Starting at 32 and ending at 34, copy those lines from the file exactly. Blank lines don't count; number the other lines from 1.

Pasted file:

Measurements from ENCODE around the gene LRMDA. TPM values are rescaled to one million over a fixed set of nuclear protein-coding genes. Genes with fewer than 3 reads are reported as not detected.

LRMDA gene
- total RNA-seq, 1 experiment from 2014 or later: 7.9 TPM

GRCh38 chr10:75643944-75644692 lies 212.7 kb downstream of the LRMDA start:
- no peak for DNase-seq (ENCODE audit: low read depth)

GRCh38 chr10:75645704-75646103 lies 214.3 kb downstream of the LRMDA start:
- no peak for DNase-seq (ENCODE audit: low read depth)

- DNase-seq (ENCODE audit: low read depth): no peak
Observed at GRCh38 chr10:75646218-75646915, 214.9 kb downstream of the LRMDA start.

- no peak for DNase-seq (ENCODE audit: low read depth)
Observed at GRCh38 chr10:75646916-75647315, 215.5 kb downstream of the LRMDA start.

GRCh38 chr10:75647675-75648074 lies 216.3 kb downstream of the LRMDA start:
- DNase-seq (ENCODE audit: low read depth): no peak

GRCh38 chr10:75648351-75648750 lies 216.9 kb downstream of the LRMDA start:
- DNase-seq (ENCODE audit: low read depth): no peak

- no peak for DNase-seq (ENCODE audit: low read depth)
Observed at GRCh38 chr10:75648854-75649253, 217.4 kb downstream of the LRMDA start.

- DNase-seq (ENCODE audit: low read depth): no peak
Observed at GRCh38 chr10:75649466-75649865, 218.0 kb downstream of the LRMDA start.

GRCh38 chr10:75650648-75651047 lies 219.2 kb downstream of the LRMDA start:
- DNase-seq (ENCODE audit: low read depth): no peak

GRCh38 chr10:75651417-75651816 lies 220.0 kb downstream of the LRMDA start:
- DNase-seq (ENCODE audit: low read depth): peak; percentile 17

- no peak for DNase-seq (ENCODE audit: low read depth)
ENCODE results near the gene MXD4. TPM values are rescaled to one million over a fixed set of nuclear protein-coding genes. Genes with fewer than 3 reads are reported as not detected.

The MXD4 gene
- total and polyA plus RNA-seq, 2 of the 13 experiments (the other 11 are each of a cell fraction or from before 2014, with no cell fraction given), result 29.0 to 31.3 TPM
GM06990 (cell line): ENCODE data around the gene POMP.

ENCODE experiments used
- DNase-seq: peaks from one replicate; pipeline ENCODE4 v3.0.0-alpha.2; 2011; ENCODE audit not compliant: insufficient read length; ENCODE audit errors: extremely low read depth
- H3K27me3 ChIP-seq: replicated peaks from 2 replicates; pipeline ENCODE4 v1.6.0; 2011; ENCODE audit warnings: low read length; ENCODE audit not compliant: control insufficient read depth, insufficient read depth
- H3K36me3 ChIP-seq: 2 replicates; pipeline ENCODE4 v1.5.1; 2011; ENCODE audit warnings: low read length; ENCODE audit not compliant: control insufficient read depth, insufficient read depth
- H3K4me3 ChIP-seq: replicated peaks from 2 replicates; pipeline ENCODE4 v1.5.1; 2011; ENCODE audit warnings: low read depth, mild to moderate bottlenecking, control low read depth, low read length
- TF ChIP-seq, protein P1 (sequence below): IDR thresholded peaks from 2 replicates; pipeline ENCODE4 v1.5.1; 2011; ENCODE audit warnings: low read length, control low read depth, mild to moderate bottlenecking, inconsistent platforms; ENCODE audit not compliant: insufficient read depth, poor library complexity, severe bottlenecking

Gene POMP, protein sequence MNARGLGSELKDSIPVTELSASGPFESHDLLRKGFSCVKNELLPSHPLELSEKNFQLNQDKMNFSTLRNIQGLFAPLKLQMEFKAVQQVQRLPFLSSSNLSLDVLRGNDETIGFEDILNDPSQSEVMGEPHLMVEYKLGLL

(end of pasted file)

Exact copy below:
- H3K36me3 ChIP-seq: 2 replicates; pipeline ENCODE4 v1.5.1; 2011; ENCODE audit warnings: low read length; ENCODE audit not compliant: control insufficient read depth, insufficient read depth
- H3K4me3 ChIP-seq: replicated peaks from 2 replicates; pipeline ENCODE4 v1.5.1; 2011; ENCODE audit warnings: low read depth, mild to moderate bottlenecking, control low read depth, low read length
- TF ChIP-seq, protein P1 (sequence below): IDR thresholded peaks from 2 replicates; pipeline ENCODE4 v1.5.1; 2011; ENCODE audit warnings: low read length, control low read depth, mild to moderate bottlenecking, inconsistent platforms; ENCODE audit not compliant: insufficient read depth, poor library complexity, severe bottlenecking